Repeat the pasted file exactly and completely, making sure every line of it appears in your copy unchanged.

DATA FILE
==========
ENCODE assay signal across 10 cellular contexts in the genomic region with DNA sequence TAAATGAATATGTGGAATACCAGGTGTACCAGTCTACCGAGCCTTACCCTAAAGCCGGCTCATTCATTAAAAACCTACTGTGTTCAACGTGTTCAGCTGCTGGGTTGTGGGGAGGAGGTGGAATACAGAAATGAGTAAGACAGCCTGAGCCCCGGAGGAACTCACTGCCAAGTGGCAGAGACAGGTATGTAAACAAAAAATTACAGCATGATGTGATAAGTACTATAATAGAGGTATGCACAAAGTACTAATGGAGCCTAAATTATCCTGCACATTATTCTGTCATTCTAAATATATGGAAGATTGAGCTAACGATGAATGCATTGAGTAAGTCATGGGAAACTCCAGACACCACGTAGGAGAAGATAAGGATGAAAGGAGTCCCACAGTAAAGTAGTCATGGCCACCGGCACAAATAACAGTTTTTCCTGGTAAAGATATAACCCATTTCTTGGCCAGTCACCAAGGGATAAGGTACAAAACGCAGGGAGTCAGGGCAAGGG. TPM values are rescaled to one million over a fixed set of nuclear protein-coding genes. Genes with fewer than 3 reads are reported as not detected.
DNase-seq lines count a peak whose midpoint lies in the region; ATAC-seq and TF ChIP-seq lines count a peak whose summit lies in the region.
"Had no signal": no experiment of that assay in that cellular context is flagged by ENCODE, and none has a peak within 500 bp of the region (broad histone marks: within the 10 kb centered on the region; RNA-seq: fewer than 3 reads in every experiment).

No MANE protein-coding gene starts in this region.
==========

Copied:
ENCODE assay signal across 10 cellular contexts in the genomic region with DNA sequence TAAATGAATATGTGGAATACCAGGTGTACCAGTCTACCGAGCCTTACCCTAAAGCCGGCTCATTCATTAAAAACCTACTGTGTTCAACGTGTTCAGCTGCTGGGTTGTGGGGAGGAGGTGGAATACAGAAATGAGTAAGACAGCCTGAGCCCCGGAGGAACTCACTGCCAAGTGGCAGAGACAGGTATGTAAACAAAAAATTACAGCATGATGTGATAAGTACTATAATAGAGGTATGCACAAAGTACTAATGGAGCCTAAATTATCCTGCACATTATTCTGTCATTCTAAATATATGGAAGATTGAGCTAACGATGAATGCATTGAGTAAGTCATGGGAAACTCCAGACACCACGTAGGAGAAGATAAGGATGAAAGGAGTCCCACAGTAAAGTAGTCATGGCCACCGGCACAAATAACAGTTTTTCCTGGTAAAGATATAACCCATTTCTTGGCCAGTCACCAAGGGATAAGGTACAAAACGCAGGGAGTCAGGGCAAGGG. TPM values are rescaled to one million over a fixed set of nuclear protein-coding genes. Genes with fewer than 3 reads are reported as not detected.
DNase-seq lines count a peak whose midpoint lies in the region; ATAC-seq and TF ChIP-seq lines count a peak whose summit lies in the region.
"Had no signal": no experiment of that assay in that cellular context is flagged by ENCODE, and none has a peak within 500 bp of the region (broad histone marks: within the 10 kb centered on the region; RNA-seq: fewer than 3 reads in every experiment).

No MANE protein-coding gene starts in this region.